Aesthetic Treatments

Smoking, Sun Damage, and More Reasons Your Lips Might Look Deflated

Stocksy United / Lyuba Burakova

Some things age wonderfully — fine wines, cheeses, Hugh Jackman — but sadly, lips are not one of those things. They’re notoriously susceptible to damage over time for multiple reasons. The skin on this area is incredibly thin and delicate, which means it’s weaker than the rest of our skin. Lips have fewer sebaceous glands, so they end up being parched and require constant hydration. Lastly, they contain only trace amounts of melanin, which equates to less natural sun protection. 

All these factors culminate and, over time, result in an unavoidable loss of lip volume. We asked a couple of dermatologists to weigh in on what things may exacerbate this unwanted attack on plumpness and how to effectively remedy the issue.

Aging

Unfortunately, the biggest culprit in loss of lip volume is something beyond our control: aging. “As we age, our bodies start to lose collagen and elastin — the building blocks of our skin —  as well as hyaluronic acid,” explains Dr. Deanne Robinson, a board-certified dermatologist at Modern Dermatology® of Connecticut. “As those reduce, there is an appearance of ‘deflation,’ or loss of volume.” She shares that we also lose fat from our lips, which can further contribute to a shrunken look.

 

This lost lip volume has some indirect consequences, including an increase in perioral wrinkles (lines around the mouth), a flattened cupid’s bow, reduced definition of the lip border, and general texture changes within the lip itself. Dr. Robinson adds, “Furthermore, loss of soft tissue volume in the surrounding area can lead to deep creases in the nasolabial folds, which is a prominent sign of aging.”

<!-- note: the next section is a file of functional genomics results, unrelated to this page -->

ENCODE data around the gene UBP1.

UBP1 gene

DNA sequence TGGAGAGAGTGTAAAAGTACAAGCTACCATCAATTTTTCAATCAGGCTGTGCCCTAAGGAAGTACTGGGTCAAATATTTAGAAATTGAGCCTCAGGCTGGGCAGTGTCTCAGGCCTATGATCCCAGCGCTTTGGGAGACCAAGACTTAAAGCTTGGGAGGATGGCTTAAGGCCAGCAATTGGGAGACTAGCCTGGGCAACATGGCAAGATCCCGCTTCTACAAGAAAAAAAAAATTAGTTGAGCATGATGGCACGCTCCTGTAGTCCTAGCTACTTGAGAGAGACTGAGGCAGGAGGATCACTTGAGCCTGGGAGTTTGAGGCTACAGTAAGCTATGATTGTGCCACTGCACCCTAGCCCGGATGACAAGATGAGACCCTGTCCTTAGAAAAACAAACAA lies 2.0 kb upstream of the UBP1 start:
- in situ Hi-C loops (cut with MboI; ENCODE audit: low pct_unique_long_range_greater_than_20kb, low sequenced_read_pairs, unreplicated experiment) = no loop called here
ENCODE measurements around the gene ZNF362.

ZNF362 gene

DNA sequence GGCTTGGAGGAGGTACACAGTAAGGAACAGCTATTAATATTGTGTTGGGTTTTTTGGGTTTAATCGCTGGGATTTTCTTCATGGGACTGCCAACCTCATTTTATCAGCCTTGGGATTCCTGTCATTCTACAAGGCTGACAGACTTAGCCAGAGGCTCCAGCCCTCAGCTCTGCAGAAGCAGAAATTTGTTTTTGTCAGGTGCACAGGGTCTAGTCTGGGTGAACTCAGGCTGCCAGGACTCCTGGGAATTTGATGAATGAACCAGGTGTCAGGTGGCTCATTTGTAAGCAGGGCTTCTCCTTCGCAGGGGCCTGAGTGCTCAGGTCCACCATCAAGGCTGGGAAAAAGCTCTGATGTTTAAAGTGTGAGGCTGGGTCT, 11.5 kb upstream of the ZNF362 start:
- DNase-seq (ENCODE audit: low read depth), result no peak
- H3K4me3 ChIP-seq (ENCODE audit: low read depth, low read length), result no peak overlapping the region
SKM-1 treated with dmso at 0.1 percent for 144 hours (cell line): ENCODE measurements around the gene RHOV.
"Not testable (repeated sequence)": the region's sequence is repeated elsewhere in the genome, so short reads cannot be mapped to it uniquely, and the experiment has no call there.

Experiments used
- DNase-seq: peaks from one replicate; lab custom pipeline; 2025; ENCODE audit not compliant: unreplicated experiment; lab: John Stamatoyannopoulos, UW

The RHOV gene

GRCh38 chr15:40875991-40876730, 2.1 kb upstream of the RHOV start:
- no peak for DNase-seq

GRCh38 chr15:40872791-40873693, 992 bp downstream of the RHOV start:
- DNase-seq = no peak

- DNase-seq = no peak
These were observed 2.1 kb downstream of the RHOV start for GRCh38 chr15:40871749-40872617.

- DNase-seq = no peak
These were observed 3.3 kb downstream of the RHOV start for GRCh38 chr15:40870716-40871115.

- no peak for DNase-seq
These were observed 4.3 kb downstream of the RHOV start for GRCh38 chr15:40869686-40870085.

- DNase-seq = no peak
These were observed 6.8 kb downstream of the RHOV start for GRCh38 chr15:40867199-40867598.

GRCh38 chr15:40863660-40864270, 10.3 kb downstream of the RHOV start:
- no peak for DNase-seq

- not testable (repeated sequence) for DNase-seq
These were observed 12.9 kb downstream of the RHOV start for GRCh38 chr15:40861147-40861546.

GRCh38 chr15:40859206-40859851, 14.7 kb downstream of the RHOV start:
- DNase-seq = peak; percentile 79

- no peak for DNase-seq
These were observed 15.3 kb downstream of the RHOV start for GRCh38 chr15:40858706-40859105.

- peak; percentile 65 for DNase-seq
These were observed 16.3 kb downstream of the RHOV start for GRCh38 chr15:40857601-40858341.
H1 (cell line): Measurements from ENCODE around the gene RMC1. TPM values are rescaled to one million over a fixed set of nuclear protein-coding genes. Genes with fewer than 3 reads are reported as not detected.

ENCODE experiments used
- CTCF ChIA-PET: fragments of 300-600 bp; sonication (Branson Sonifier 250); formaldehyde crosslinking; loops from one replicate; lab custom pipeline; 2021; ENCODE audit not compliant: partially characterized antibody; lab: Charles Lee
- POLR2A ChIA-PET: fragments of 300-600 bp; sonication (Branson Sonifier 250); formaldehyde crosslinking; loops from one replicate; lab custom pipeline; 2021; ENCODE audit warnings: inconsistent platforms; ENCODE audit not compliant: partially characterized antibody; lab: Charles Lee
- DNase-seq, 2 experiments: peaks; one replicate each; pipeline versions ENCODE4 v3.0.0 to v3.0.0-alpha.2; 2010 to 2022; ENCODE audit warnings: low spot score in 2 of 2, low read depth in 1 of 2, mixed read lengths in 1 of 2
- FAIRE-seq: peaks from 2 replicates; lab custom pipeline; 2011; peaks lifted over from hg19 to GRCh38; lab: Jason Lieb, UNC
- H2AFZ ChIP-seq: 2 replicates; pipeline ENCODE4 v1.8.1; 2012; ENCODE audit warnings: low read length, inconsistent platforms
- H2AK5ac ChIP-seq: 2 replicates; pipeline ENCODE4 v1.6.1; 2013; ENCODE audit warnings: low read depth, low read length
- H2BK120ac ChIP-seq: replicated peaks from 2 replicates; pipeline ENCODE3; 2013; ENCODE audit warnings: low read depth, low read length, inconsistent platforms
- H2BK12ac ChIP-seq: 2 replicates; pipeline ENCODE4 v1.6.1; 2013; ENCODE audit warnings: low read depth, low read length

Sun Exposure

While you cannot control the march of time, you can take a few protective measures that ultimately slow down skin’s aging process. One of the most effective is reducing your exposure to the sun. 

“Sun exposure causes atrophy of collagen and elastic fibers in the skin around the lips, as well as within the lips themselves, resulting in premature aging of the lips,” says Dr. Jeanette M. Black, a board-certified dermatologist at the Skin Care and Laser Physicians of Beverly Hillssm. “Using daily sunscreen with an SPF of 30 or higher on your face and on the lips themselves can help to prevent the damage induced by the sun’s radiation.” Dr. Robinson recommends Vanicream® Lip Protectant/Sunscreen ($5), which uses mineral sunscreens zinc oxide and titanium dioxide to defend lips.

Free Radicals

Free radicals — unpaired atoms that cause a chain reaction of skin damage — are caused by the sun and pollution. “They cause oxidative stress, which contributes to the breakdown of collagen and elastin,” notes Dr. Robinson. As she pointed out earlier, damaged collagen and elastin in the lip area results in a deflated, shrunken look. For the best line of defense against free radical damage, you should add antioxidants to your lip care regimen. These will help prevent free radicals from adhering to your skin and causing lost lip volume. We love Supergoop!® AcaiFusion™ Lip Balm Broad Spectrum SPF 30 ($10) — along with powerful antioxidant acai extract, it also features moisturizing shea butter to keep lips soft and supple, and sunscreen to protect against sun damage.

  

Smoking

In addition to excessive sun exposure and free radicals, smoking contributes to premature aging of the lips, including volume loss and wrinkling.

 

“Not only does smoking excessively use the surrounding muscles of the lips, but it is also smothering them in carcinogens and causing ongoing trauma to the skin tissue,” says Dr. Robinson. “Specifically, the chemicals in cigarettes damage collagen and elastin, and without enough collagen and elastin to act as the skin's scaffolding, your skin starts to sag and wrinkle. Furthermore, nicotine causes blood vessels to shrink and narrow, reducing blood flow and depriving your skin of oxygen.”